This holiday season, we teamed up with Helen Oltran, cook and founder of Fine Grazing to celebrate the art of the grazing table. Helen has crafted four mouthwatering recipes that you can create at home and caught up with us to discuss her recent culinary journey to France, how Fine Grazing went from concept to creation and how she plans on enjoying the sun-soaked season.
Tell us a little bit about who you are and what you do.
I have just returned after four months in Europe. In that time, I studied patisserie at Gastronomicom, a culinary school in southern France to learn the art of patisserie (pastry). I’m in the midst of recipe developing never before seen concepts involving cheese - watch this space! Before food, there was fashion and I’ve also had the pleasure of working closely with Jardan’s interior designers and architects as a consultant on their design projects. Creativity comes in many forms and to approach food with these design foundations is satisfyingly delicious! I also founded Fine Grazing which serves up elevated (literally) cheese cakes and styled grazings for high impact events across Melbourne.
What made you create Fine Grazing?
What ultimately led me to cheese was a ‘cheese and wine’ event my husband and I would host at our home each year, just before the holidays. It was my creative outlet - the imagination would run wild with the styling of the tablescape. There was always a sense of fun putting an event together from concept to creation. It not only became a much-anticipated event with friends and family but it soon led me to being asked to create grazing tables for other peoples’ events. I love themes and here I was given the chance to interpret their brief and create. This was the foundation that evolved into the collection of cheese pillars (elevated cheese cakes) and lavosh I offer today.
What are your signature items?
‘The Blue’ featured in Jardan’s Summer campaign is the original design I created. It was during lockdowns when events had ceased and it got me thinking of a ‘grazing type’ experience at home. But also, something different to what was well known and populating the market already. Sculpting cheese into a cake form offered a sense of occasion for cheese lovers. 'The Blue' still remains a signature product of ours today.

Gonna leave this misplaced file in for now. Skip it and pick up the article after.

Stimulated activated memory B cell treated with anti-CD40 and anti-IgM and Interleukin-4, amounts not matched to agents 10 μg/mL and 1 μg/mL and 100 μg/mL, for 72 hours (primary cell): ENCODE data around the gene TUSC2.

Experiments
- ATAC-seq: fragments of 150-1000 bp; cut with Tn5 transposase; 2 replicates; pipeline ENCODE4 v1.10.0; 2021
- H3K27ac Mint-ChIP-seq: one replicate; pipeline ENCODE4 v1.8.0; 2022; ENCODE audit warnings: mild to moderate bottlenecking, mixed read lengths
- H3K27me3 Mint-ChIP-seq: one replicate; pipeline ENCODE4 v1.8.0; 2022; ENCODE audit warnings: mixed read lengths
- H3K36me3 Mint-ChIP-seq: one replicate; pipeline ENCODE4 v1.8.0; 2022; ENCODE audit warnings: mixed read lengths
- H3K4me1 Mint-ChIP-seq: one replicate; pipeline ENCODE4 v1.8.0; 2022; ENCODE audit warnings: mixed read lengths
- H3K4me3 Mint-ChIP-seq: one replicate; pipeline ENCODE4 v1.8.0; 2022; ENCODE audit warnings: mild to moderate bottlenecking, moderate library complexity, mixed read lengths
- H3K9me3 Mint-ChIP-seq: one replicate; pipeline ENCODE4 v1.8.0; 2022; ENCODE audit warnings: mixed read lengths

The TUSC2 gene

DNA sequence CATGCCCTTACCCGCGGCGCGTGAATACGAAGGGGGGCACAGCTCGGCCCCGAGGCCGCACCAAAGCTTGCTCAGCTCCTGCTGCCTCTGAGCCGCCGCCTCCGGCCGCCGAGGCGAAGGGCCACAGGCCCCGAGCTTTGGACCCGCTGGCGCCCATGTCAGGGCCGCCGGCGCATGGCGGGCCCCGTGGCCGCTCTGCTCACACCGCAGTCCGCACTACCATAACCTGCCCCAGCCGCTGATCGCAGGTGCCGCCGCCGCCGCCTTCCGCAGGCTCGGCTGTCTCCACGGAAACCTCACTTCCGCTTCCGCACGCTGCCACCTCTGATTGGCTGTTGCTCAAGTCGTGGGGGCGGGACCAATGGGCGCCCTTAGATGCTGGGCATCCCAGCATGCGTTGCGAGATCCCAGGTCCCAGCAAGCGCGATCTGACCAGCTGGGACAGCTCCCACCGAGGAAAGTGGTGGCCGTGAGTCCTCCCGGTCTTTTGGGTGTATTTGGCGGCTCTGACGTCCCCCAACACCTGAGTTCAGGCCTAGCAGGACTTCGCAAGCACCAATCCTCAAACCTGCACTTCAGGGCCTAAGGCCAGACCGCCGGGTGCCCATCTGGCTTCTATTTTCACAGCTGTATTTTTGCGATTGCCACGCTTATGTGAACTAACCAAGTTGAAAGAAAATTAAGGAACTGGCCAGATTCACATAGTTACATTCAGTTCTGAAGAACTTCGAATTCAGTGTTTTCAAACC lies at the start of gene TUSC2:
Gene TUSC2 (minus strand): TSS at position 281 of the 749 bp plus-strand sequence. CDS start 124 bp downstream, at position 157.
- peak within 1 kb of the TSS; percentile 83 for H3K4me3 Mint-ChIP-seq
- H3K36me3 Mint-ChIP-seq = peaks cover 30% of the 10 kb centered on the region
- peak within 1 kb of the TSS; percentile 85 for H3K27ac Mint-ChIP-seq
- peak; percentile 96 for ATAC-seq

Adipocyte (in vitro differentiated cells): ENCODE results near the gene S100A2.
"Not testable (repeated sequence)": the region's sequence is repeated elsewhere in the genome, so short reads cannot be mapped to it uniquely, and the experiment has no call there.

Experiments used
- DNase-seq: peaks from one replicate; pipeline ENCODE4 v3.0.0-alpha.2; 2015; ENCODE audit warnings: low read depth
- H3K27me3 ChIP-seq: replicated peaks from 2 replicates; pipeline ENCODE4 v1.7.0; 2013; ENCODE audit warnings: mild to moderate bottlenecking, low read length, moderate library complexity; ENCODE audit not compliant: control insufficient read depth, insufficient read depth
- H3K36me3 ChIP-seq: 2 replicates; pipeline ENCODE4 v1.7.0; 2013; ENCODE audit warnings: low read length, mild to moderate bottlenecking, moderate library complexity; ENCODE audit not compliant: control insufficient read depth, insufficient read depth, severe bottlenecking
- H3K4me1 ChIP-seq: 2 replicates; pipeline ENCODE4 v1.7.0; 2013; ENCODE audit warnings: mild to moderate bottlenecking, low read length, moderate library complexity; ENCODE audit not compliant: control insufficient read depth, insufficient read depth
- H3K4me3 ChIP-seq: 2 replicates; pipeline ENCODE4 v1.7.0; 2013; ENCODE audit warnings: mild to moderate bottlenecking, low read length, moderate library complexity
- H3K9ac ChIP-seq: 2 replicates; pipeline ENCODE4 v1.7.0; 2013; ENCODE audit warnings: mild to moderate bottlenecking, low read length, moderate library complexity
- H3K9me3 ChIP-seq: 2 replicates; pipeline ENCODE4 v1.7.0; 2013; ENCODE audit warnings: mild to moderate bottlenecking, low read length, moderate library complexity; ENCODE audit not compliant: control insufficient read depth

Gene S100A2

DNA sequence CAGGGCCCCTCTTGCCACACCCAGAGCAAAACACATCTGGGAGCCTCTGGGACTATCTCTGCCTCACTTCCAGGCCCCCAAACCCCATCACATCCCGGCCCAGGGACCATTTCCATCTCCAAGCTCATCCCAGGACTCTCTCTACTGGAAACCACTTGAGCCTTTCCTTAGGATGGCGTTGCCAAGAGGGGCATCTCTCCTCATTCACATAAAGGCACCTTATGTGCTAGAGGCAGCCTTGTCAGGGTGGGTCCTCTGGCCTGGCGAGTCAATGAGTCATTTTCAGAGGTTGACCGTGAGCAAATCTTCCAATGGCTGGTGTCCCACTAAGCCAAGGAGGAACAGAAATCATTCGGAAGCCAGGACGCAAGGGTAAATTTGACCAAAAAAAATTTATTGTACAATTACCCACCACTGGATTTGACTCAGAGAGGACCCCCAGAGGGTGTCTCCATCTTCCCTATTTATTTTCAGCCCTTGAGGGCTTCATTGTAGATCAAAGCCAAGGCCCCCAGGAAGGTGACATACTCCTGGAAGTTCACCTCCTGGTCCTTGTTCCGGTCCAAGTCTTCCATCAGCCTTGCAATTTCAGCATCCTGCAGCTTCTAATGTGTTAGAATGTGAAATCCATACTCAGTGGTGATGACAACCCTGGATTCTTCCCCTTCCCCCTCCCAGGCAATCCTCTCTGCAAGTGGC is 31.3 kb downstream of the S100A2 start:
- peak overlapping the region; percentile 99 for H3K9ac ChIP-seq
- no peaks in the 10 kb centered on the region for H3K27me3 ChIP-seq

Tell us a little bit about the recipes you’ve created for our holiday table?
What Jardan does so seamlessly is consideration and aesthetic of each piece of furniture and homewares and how it contributes to the overall visual appeal of the space. I really wanted the recipes to share that same value: to evoke the feelings of warmth, comfort, and elegance to celebrate the holiday season. Our menu consists of sharing plates of cheese, lavosh, bread, appetisers, followed by a heartier tart and salad with colours sitting harmoniously and popping with the season. Following the formula: Creamy + Sweet + Tart + Salty & Crunch.
How do you create and develop your holiday dining table and spread?
Setting the scene. Yes, the food is important but what else is setting the vibe? I always love the saying “you eat with your eyes first, your nose, then your stomach.” Summer is full of seasonal fruits and vegetables in bold colours and juicy bursts of flavour, so embracing those ingredients is key. Flowers also really dress a table, so I like to pick something that either complements or contrasts with the food colours. There’s also some really creative candles out there, especially those that mimic the ingredients used in the food displayed on the table like the Nonna’s grocers candles. Candle lighting really sets the mood - day or night! And what better occasion than the holiday season, to bring out that special linen, platter and servers you adore. I've acquired some special pieces from France that I'll be using this year and I can't wait to share these pieces with clients too!